1999 Yellow Submarine comic book resurrected
|New Yellow Submarine comic book|
For the upcoming fiftieth anniversary of The Beatles’ full length cartoon movie “Yellow Submarine”, Apple Corps Ltd is resurrecting an old project which was abandoned earlier – a new comic book adaptation of the film. Dark Horse Comics were scheduled to release this new comic book in 1999, but it was aborted after more than half of the book’s artwork had been completed. Now it’s Titan Comics who are going ahead with the book.
|The 1999 re-release on VHS and DVD|
The idea came about when the film was being re-released in 1999, as extensive work was done to restore the images, and remix the music and dialogue in stereo as well as in surround sound. To coincide with the film re-release, Apple wanted a new comic book, one that adhered more to the film than was the case with the previous comic book adaptation.
Early in 1999, Bill Morrison was approached by Dark Horse Comics, and commissioned to produce the new comic book. The DVD was released in September of ’99, and Morrison remembers the comic adaptation was being timed to coincide with the DVD release, according to a 2006 article over at the comics website CBR.com.
|The 1968 comic book adaptation.|
There had been a Yellow Submarine comic published by Gold Key Comics in 1968, produced in advance of the movie. It included passages not found in the film, and character designs made prior to the final designs were okayed for the film. However, the new Dark Horse project was to be a true adaptation of the film.
The new comic book was to be one of the various merchandise items to be made available to the public alongside the release of the film on DVD and VHS, together with the Yellow Submarine Songtrack on CD and coloured vinyl, as well as new action figures from McFarlane Toys. Morrison was first approached by Michael Martens at Dark Horse and asked to adapt the script and draw it.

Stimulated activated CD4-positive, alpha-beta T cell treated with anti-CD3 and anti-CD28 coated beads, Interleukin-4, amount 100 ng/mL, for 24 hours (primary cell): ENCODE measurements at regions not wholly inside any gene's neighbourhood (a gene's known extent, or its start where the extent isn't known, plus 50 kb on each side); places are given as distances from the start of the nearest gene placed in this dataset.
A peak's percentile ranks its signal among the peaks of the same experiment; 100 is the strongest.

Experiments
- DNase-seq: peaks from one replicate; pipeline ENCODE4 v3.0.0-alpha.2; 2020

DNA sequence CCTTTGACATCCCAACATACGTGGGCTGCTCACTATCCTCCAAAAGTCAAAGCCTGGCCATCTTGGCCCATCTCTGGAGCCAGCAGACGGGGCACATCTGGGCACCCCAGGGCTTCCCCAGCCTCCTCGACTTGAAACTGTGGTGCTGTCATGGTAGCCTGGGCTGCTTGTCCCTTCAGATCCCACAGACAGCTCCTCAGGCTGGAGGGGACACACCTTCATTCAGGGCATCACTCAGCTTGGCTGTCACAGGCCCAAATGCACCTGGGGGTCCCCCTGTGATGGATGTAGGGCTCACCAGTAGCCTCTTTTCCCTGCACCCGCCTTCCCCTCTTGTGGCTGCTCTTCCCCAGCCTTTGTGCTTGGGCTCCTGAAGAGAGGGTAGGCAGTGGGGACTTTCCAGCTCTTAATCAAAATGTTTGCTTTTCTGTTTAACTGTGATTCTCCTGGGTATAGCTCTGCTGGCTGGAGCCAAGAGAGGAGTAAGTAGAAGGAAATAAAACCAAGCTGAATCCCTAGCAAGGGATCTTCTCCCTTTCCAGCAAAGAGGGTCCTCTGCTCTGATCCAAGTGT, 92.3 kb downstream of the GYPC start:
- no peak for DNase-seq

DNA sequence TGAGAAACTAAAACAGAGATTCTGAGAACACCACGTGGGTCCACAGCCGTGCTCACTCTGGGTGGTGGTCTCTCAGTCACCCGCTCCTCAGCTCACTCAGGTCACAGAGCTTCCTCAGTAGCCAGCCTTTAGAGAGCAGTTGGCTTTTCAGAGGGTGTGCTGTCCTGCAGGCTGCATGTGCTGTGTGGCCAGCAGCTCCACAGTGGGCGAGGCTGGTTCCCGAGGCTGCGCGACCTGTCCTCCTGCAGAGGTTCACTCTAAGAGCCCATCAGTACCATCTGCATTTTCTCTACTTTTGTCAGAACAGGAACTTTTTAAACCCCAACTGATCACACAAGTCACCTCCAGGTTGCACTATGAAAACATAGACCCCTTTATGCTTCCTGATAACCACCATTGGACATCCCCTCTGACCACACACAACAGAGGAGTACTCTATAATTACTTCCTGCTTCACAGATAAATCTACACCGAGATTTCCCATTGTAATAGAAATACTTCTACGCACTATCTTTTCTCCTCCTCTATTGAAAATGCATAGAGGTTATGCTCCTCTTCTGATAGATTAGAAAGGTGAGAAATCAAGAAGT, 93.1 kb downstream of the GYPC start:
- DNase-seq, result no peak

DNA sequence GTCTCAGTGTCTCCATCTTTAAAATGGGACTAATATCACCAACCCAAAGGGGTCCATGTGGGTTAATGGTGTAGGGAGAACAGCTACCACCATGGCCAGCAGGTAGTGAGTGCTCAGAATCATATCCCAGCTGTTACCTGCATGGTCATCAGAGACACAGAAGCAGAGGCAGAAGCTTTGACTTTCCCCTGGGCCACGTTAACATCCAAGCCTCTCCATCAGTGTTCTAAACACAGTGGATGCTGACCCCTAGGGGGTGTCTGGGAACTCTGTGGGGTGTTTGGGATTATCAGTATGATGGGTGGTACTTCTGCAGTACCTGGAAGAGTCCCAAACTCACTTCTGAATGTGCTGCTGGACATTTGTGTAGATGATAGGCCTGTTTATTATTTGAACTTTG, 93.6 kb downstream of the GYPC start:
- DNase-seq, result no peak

The comic book was going to be a full-colour 48 page one-shot (a standalone comic book not part of a series), prestige format. Morrison was contracted to do the entire project and brought in a few of his buddies (from Bongo Comics, where Morrison was employed at the time) to help out. Nathan Kane was colouring the art, and Chris Ungar was handling the lettering. Also, Morrison enlisted his wife, Kayre, to help translate some of the dialogue from VHS copies of the film. Morrison remembers her calling him into her office to listen over and over to bits of dialogue that neither of them could understand because of the poor audio quality and the thick Liverpool accents.
|The 1987 VHS video cassette|
One thing to consider when Bill Morrison completes his comic book, is that if he still bases his story and drawings on the 1987 VHS cassette edition of the film, there are going to be discrepancies, as there are in fact two versions of the film. Near the end of the film, the original Sgt. Pepper’s Lonely Hearts Club Band are released (thanks to the hole carried in Ringo’s pocket from the Sea of Holes) and Ringo rescues Jeremy. The Beatles then have a rematch with the four-headed Meanie dog, singing “Hey Bulldog”, with the Beatles victorious once again. That latter scene was shown at the film premiere in England but when the film was released worldwide, the scene was cut out and replaced by a short dynamic battle scene to reach a lower running time. The 1987 video cassette was based on the later print of the film, and had the “Beatles to battle” scene instead of the “Hey Bulldog” scene. The 1999 re-release restored the “Hey Bulldog” scene back into the film. More about those differences here.
As he recalls, Morrison was given little input on the direction to take on the project, back in the day.
“I remember doing a little sample drawing to see if I had the style down, but I believe that was more for my sake than theirs. In fact, I don’t recall if I ever showed them that drawing. I do remember doing the cover first, because they were going to print it as a poster. Remember when Dark Horse had those promotional newspaper comics that were distributed at comic shops? It was going to be printed full-size on the back of one of those.”
|Sample page in “psychedelic” style, from Morrison’s book.|